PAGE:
Science Fair Project Encyclopedia
Heckler & Koch MP5
The MP5 is a submachine gun, developed by German weapons designer Heckler und Koch (HK) in the 1960s. A typical MP5 fires NATO 9 x 19 mm Parabellum ammunition from curved box-type magazines. The MP5's accuracy, reliability, and wide range of attachments and variants have made it the submachine gun of choice for military and law enforcement agencies worldwide.
The Heckler und Koch MP5 is one of the best-known and widely used submachine guns in the world. The MP5 was designed for reliability, ease of handling, and simple maintenance. It is currently in use by military and law enforcement units in more than 50 nations. The MP5 is essentially a scaled-down derivative of HK's earlier G3 assault rifle. MP5s operate using the same delayed blowback action, roller-locked bolt system employed in the G3. This mechanism was originally developed by the earlier German weapons manufacturer Mauser Werke during WWII. All MP5 variants are fed by either 15-, 30-, or 40-round box-type magazines. (These were originally straight but are curved nowadays.) The MP5 can also be specially fitted with high-capacity drum magazines manufactured by third-parties - for example, the C-Mag.
As with most HK weapons, the trigger assembly is completely replaceable, and includes fully automatic, 4-, 3-, and 2-round burst, single shot, and safe positions in various combinations. MP5s were long chambered for the 9 mm × 19 mm Parabellum round commonly used in pistols. In the late 1990s more powerful .40 S&W and 10 mm Auto versions were introduced, but soon phased out in favor of the new UMP submachine gun.
The original MP5 was available in fixed or folding butt forms. Some variants did not have a 3-round burst capacity, or had only a 3-round burst mode. In 1971 and 1973, HK made several general improvements in the MP5.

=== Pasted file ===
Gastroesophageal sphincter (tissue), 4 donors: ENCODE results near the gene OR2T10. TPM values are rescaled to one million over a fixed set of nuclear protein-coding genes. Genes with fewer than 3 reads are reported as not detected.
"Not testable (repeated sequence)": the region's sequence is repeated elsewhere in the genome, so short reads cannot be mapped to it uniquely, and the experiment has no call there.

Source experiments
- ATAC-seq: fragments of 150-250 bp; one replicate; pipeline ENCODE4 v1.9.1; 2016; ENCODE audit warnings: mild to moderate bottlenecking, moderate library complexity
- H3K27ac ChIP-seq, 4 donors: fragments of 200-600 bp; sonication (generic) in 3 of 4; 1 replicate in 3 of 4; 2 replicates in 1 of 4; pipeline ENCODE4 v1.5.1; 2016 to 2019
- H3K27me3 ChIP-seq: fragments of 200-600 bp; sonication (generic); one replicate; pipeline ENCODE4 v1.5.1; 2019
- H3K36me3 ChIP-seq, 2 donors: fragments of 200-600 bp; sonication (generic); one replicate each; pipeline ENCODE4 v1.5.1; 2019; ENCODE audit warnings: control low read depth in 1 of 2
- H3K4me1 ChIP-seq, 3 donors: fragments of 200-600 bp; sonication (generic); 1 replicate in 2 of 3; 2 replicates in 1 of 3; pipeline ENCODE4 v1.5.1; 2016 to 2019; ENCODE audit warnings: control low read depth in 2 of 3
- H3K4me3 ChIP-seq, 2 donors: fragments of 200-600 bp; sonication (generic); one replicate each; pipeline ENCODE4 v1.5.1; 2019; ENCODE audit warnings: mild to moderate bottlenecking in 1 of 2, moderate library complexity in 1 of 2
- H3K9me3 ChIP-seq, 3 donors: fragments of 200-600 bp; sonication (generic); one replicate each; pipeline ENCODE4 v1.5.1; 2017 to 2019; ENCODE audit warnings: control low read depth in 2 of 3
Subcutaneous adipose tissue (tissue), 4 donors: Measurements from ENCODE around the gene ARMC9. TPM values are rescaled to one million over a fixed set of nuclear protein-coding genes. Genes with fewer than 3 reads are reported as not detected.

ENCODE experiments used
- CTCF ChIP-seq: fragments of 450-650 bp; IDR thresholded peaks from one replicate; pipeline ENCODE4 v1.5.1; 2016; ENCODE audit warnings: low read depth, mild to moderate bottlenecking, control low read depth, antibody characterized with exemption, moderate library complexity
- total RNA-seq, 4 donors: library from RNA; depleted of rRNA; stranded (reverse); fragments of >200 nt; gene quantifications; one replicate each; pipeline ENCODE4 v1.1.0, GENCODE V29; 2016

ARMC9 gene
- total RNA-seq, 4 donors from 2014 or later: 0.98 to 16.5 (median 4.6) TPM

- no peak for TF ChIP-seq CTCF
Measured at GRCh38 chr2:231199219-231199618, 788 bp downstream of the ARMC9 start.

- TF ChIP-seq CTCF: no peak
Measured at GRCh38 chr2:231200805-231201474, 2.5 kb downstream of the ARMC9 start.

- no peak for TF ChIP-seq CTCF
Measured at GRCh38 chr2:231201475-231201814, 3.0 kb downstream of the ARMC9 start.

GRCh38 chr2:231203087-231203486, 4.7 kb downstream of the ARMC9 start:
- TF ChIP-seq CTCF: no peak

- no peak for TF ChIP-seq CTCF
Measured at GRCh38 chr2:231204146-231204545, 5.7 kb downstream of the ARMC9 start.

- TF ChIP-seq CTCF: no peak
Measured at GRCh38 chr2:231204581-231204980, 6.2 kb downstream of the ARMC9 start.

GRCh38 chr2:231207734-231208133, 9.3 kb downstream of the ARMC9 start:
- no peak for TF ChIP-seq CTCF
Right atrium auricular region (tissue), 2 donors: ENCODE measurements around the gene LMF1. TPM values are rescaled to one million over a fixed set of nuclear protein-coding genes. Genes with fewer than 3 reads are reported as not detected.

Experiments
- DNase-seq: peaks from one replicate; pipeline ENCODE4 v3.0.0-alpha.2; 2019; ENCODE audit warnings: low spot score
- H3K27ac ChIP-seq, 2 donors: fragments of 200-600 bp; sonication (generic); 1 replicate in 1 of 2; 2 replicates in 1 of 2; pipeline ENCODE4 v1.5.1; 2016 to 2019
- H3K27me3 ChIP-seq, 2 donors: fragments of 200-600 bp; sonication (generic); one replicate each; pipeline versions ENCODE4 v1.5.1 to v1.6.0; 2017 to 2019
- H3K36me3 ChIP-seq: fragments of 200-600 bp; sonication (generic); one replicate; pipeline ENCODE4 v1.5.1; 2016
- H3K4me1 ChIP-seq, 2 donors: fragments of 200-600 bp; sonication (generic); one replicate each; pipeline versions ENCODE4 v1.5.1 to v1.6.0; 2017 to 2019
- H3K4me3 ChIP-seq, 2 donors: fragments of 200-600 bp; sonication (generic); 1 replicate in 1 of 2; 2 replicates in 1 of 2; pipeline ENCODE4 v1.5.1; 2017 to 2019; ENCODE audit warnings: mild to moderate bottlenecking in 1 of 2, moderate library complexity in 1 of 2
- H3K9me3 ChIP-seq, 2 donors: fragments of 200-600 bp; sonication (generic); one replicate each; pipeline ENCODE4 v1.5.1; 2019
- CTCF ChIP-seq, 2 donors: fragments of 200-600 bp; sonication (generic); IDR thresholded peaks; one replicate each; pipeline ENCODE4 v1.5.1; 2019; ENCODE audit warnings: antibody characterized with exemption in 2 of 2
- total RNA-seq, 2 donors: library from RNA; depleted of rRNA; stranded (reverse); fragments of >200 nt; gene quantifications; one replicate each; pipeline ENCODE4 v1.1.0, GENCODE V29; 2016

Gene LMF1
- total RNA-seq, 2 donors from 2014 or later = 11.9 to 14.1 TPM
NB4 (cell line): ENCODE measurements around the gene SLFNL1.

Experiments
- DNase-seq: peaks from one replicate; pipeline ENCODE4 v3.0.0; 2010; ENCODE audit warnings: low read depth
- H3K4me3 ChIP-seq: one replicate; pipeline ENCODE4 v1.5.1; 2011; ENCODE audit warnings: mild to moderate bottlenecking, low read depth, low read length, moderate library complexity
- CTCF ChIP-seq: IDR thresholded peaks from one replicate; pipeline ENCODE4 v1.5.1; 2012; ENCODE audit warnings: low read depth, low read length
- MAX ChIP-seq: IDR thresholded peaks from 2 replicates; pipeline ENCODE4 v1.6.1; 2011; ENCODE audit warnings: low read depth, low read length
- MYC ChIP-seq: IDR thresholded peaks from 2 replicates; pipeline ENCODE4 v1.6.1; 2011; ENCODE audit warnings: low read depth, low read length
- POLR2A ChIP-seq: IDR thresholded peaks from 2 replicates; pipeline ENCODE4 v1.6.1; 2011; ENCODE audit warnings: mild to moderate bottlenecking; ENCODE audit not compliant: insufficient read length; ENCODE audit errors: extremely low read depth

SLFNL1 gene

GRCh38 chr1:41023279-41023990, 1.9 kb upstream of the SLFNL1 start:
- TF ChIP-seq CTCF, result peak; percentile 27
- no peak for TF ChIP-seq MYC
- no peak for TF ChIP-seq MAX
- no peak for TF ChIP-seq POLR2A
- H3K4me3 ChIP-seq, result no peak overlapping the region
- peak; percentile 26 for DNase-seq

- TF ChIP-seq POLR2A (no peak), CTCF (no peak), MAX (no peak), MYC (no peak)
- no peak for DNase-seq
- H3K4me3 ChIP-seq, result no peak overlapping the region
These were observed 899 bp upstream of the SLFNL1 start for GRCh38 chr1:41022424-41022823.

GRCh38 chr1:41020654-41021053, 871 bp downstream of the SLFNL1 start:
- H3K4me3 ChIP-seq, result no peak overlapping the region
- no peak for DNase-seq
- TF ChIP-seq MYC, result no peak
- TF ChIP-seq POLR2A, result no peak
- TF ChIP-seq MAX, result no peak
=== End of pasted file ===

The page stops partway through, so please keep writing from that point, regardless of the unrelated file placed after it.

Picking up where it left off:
The next major development was the MP5SD series (SD1-SD6) introduced in 1974. This model had an integrated suppressor and a specially made barrel which reduced the muzzle velocity of its ammunition to just below the speed of sound. The result was that the MP5SD series is almost inaudible at distances of more than 15 m.
The MP5K ("Kurz", meaning "short"), which is only 325 mm long, was introduced in 1976 at the request of a South American arms dealer who saw the potential for its sale to bodyguards as a concealable, but fully automatic weapon. It has a foregrip to reduce muzzle rise and aid in automatic firing. A further development of this is the MP5K-PDW (Personal Defense Weapon) in 1991. This model was built for US Air Force pilots who needed a compact weapon. It has a folding butt and can accept a silencer and laser sight. It can also be fired from inside a special briefcase. All variants of the MP5K are available in the similar configurations as the original weapon.
Under a special contract from the US Navy, HK developed the MP5N or "MP5 Navy" variant for the Navy's elite special operations units (including the US Navy SEALs). The MP5N features a fully ambidextrous trigger group, a telescoping stock, and a threaded barrel for accessories. In addition, HK replaced many of the metal parts on the MP5N with lighter and corrosion-resistant plastics.